Author Archive

Dec
27

The Year In Review

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During the last week of December, newscasters often look back at the significant events of the past year—the triumphs and failures of prominent people, natural disasters, economic challenges, and the deaths of celebrities and leaders. The most surprising events usually receive top billing.

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Dec
24

Amazing!

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The Christmas story, recorded in Matthew and Luke, has become so familiar that I wonder if we grasp the reality of what actually happened: An angel told a young virgin that she would conceive a child by the power of the Holy Spirit (Luke 1:26-38). The angel then told her fiancée to marry her and name the baby Jesus, “for He will save His people from their sins” (Matt. 1:21). Shepherds saw angels in the sky and were told of a Savior’s birth in Bethlehem (Luke 2:11). Wise men traveled hundreds of miles to worship the One who, they said, “has been born King of the Jews” (Matt. 2:2). Amazing!

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Apr
26

A Universe Of Humanity

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During the 1920s and 30s, photographer August Sander set out to portray a cross-section of German society. Through his lens he saw factory workers and financiers, actresses and housewives, Nazis and Jews. Even though his published collection contains only people in and around his hometown of Cologne, he captured what David Propson, writing in The Wall Street Journal, called “a universe of humanity in his restricted sphere.”

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Apr
16

The Treasure And The Pots

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It has been said that the Roman Empire ran on olive oil. It was used in cooking, bathing, medicine, ceremonies, lamps, and cosmetics. For decades, olive oil from southern Spain was shipped to Rome in large clay jugs called amphorae. Those jugs, not worth sending back, were discarded in a growing heap of broken shards known as Monte Testaccio. The fragments of an estimated 25 million amphorae created that man-made hill, which stands today on the bank of the Tiber River in Rome. In the ancient world, the value of those pots was not their beauty but their contents.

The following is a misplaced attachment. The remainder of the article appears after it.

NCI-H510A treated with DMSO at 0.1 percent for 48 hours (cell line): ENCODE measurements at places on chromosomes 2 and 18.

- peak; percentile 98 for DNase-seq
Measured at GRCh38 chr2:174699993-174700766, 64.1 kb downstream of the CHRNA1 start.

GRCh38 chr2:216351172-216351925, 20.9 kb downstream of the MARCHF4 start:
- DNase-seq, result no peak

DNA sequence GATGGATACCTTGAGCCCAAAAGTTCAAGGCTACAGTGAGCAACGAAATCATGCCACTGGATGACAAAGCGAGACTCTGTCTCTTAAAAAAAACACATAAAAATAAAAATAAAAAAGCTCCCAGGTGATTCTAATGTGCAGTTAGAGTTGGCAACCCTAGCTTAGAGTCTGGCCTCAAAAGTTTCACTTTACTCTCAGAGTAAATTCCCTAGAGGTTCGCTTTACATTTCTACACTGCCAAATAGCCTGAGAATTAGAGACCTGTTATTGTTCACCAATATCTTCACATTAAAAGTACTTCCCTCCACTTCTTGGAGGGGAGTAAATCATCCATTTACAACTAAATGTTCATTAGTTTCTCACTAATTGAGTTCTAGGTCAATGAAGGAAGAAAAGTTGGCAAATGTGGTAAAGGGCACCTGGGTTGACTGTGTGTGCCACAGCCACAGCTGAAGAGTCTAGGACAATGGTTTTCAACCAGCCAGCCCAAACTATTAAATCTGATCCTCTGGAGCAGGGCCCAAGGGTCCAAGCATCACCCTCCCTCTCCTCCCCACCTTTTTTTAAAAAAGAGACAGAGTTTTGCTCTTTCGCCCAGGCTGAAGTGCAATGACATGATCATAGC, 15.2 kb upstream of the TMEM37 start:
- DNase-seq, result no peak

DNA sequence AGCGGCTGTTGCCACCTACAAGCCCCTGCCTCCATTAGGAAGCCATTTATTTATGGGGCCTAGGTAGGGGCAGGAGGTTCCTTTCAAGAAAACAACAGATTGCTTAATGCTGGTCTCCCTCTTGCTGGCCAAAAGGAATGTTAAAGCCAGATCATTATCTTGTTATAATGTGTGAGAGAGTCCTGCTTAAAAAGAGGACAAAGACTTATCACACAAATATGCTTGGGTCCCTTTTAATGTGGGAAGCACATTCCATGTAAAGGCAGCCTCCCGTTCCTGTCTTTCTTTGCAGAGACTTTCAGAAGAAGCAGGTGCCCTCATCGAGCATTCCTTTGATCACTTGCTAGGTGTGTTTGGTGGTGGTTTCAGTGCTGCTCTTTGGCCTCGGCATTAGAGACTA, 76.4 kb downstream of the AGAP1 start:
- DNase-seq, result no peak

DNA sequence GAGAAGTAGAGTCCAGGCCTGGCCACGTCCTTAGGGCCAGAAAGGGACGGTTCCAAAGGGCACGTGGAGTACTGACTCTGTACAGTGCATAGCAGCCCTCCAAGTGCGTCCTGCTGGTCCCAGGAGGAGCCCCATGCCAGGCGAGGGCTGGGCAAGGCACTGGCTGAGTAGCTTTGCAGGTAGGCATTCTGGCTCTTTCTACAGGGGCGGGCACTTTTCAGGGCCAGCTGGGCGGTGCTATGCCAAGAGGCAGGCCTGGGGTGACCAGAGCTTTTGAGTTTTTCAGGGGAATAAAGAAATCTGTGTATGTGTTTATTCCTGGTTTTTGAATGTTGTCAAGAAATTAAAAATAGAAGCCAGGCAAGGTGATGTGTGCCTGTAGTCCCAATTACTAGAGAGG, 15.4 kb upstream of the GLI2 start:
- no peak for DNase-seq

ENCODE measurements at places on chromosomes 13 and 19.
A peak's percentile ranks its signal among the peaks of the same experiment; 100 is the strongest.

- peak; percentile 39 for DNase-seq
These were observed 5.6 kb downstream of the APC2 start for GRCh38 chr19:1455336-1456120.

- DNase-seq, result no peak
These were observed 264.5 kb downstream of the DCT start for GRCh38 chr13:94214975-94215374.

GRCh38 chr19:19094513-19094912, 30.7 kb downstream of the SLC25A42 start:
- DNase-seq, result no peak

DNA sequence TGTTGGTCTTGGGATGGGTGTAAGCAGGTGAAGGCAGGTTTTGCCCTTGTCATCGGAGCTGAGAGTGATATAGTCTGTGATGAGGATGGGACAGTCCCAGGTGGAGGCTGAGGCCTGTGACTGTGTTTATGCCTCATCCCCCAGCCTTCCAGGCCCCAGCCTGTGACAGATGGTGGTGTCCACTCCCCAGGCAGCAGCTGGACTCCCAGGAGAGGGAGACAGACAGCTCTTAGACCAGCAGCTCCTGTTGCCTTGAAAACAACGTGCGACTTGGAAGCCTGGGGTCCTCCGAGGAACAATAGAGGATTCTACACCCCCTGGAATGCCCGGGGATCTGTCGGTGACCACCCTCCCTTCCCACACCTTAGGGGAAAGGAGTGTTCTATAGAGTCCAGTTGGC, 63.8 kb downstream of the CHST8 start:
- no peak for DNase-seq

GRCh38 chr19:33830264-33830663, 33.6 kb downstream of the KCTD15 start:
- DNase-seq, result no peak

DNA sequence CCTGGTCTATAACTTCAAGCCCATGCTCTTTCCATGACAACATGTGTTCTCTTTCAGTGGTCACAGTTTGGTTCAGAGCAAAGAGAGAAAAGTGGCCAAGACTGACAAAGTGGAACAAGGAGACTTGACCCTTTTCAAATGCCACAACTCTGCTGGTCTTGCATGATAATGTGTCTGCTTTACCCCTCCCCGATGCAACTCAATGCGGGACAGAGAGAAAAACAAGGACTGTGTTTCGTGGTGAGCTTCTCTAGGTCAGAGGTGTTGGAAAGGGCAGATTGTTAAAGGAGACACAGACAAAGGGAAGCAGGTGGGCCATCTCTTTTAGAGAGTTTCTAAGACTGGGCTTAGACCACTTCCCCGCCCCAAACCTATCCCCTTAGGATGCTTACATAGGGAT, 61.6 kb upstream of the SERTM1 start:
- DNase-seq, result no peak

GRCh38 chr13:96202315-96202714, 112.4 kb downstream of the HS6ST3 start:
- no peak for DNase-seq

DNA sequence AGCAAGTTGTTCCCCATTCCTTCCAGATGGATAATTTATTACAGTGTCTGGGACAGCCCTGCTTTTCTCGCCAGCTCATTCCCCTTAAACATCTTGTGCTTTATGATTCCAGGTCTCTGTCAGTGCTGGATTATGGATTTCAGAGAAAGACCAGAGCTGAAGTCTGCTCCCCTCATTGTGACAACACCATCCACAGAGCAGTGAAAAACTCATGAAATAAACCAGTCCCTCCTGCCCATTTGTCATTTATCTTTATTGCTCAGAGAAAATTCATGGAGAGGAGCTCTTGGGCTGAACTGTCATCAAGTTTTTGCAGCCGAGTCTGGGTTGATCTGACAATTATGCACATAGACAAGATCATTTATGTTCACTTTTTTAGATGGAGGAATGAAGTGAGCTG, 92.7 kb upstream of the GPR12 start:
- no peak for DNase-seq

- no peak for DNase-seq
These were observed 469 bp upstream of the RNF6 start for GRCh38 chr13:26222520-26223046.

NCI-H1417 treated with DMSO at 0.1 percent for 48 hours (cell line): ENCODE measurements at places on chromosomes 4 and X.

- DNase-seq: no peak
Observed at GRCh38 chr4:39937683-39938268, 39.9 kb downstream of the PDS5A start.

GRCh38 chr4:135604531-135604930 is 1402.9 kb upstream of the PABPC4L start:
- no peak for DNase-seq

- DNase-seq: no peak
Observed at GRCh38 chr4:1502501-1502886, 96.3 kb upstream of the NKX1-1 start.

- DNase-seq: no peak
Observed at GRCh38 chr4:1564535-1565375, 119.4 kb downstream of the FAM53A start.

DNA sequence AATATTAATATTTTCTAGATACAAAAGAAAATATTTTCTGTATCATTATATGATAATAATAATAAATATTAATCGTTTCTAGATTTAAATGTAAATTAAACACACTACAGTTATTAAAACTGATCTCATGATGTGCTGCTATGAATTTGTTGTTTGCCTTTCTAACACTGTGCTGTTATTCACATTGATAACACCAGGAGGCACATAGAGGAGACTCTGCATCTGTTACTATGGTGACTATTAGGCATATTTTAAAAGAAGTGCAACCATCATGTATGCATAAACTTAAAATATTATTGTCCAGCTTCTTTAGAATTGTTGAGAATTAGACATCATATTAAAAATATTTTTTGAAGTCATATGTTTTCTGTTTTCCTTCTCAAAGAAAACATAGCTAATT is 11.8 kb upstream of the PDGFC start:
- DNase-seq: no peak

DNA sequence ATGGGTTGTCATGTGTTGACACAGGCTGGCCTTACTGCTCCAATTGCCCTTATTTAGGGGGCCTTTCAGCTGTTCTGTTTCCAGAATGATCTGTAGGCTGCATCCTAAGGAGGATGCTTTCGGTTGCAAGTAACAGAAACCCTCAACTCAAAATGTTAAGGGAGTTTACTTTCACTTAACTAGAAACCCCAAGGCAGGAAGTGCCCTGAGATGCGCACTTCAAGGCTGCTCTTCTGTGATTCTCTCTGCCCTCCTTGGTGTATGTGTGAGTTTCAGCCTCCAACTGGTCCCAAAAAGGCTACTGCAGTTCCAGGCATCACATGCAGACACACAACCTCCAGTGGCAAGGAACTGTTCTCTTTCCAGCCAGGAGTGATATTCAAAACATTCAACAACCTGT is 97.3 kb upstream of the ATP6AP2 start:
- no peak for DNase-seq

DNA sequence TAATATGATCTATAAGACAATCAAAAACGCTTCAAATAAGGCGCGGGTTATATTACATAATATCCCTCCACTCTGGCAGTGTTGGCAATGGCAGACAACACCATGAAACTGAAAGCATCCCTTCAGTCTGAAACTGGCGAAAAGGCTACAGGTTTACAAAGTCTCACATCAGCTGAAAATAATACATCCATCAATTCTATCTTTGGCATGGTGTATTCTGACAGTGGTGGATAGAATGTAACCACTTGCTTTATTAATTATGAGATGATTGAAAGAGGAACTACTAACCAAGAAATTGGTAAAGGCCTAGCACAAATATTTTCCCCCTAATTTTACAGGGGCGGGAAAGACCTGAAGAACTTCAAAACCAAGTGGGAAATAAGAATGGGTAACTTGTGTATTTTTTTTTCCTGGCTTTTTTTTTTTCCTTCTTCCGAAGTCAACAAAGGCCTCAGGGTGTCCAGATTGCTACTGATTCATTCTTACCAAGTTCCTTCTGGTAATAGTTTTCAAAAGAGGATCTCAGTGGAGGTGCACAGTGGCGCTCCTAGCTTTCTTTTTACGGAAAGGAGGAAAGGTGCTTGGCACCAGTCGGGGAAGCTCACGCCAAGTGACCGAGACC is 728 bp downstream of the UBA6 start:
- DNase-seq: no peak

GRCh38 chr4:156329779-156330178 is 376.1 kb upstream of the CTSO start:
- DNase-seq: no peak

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Apr
04

Many People

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New York City. Easter Sunday, 7:30 a.m. I was the only customer at Jimmy’s Diner in East Harlem when a man entered and approached my table. He said, “Good morning, and God bless you,” left a gospel tract, and quickly walked out. I smiled, appreciating his witness and realizing that God has His people everywhere. That night I attended church with our daughter Debbie, joining an enthusiastic congregation of 300 people, most in their twenties and thirties. Their infectious love for Christ and others was a bright light in a city that is often considered spiritually dark.

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Mar
22

Texting God

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An article in The Washington Post told about a 15-year-old girl who sent and received 6,473 cell phone text messages in a single month. She says about her constant communication with friends, “I would die without it.” And she is not alone. Researchers say that US teens with cell phones average more than 2,200 text messages a month.

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Mar
16

The Real Hero

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Louis B. Neumiller was known for his humility, integrity, and commitment to quality. As president of the Caterpillar Tractor Company from 1941–54, he led the manufacturer of earth-moving equipment through the challenges of World War II into global expansion. In the book In Their Time: The Greatest Business Leaders of the Twentieth Century, authors Mayo and Nohria describe Neumiller’s leadership as “success without fanfare.” His mark of greatness, they note, was that he took his identity out of the business and “let his company become a hero instead of himself.”

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